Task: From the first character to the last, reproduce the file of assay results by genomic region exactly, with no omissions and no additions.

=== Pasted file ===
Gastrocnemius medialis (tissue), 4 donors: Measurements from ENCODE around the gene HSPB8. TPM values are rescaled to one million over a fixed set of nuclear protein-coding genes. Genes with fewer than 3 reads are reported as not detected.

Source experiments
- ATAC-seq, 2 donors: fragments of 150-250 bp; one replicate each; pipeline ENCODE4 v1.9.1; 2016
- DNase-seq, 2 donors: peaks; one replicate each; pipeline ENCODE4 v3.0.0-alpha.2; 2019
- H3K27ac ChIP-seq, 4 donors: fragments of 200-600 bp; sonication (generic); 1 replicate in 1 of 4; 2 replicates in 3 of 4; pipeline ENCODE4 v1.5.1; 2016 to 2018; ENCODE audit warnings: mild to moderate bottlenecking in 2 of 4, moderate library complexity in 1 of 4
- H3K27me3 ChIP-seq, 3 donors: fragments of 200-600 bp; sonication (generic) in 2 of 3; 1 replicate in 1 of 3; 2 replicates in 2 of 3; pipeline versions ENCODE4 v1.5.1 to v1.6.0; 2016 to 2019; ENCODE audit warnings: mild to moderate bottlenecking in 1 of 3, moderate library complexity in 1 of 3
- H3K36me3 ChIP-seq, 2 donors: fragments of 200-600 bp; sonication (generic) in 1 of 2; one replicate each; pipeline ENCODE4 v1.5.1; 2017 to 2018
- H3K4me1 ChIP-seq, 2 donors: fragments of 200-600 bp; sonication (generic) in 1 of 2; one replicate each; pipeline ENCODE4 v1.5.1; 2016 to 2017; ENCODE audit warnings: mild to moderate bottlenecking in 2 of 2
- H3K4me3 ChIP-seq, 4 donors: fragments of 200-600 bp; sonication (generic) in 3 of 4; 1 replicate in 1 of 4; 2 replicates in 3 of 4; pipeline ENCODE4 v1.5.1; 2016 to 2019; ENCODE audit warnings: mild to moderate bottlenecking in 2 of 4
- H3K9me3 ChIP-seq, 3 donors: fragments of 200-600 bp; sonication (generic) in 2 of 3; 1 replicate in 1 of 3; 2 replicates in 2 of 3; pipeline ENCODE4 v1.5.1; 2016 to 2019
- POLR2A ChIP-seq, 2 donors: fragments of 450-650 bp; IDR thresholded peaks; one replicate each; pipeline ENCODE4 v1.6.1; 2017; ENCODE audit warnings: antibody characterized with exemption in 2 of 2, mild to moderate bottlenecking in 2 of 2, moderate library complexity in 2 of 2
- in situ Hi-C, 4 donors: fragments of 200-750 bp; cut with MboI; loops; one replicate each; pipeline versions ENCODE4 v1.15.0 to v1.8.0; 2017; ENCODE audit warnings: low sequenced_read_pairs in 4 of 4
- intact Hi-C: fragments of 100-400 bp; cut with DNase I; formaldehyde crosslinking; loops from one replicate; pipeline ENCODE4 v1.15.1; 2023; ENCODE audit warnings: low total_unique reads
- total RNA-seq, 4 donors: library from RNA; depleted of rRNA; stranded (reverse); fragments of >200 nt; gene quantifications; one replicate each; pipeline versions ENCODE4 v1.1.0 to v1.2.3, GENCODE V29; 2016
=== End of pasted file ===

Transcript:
Gastrocnemius medialis (tissue), 4 donors: Measurements from ENCODE around the gene HSPB8. TPM values are rescaled to one million over a fixed set of nuclear protein-coding genes. Genes with fewer than 3 reads are reported as not detected.

Source experiments
- ATAC-seq, 2 donors: fragments of 150-250 bp; one replicate each; pipeline ENCODE4 v1.9.1; 2016
- DNase-seq, 2 donors: peaks; one replicate each; pipeline ENCODE4 v3.0.0-alpha.2; 2019
- H3K27ac ChIP-seq, 4 donors: fragments of 200-600 bp; sonication (generic); 1 replicate in 1 of 4; 2 replicates in 3 of 4; pipeline ENCODE4 v1.5.1; 2016 to 2018; ENCODE audit warnings: mild to moderate bottlenecking in 2 of 4, moderate library complexity in 1 of 4
- H3K27me3 ChIP-seq, 3 donors: fragments of 200-600 bp; sonication (generic) in 2 of 3; 1 replicate in 1 of 3; 2 replicates in 2 of 3; pipeline versions ENCODE4 v1.5.1 to v1.6.0; 2016 to 2019; ENCODE audit warnings: mild to moderate bottlenecking in 1 of 3, moderate library complexity in 1 of 3
- H3K36me3 ChIP-seq, 2 donors: fragments of 200-600 bp; sonication (generic) in 1 of 2; one replicate each; pipeline ENCODE4 v1.5.1; 2017 to 2018
- H3K4me1 ChIP-seq, 2 donors: fragments of 200-600 bp; sonication (generic) in 1 of 2; one replicate each; pipeline ENCODE4 v1.5.1; 2016 to 2017; ENCODE audit warnings: mild to moderate bottlenecking in 2 of 2
- H3K4me3 ChIP-seq, 4 donors: fragments of 200-600 bp; sonication (generic) in 3 of 4; 1 replicate in 1 of 4; 2 replicates in 3 of 4; pipeline ENCODE4 v1.5.1; 2016 to 2019; ENCODE audit warnings: mild to moderate bottlenecking in 2 of 4
- H3K9me3 ChIP-seq, 3 donors: fragments of 200-600 bp; sonication (generic) in 2 of 3; 1 replicate in 1 of 3; 2 replicates in 2 of 3; pipeline ENCODE4 v1.5.1; 2016 to 2019
- POLR2A ChIP-seq, 2 donors: fragments of 450-650 bp; IDR thresholded peaks; one replicate each; pipeline ENCODE4 v1.6.1; 2017; ENCODE audit warnings: antibody characterized with exemption in 2 of 2, mild to moderate bottlenecking in 2 of 2, moderate library complexity in 2 of 2
- in situ Hi-C, 4 donors: fragments of 200-750 bp; cut with MboI; loops; one replicate each; pipeline versions ENCODE4 v1.15.0 to v1.8.0; 2017; ENCODE audit warnings: low sequenced_read_pairs in 4 of 4
- intact Hi-C: fragments of 100-400 bp; cut with DNase I; formaldehyde crosslinking; loops from one replicate; pipeline ENCODE4 v1.15.1; 2023; ENCODE audit warnings: low total_unique reads
- total RNA-seq, 4 donors: library from RNA; depleted of rRNA; stranded (reverse); fragments of >200 nt; gene quantifications; one replicate each; pipeline versions ENCODE4 v1.1.0 to v1.2.3, GENCODE V29; 2016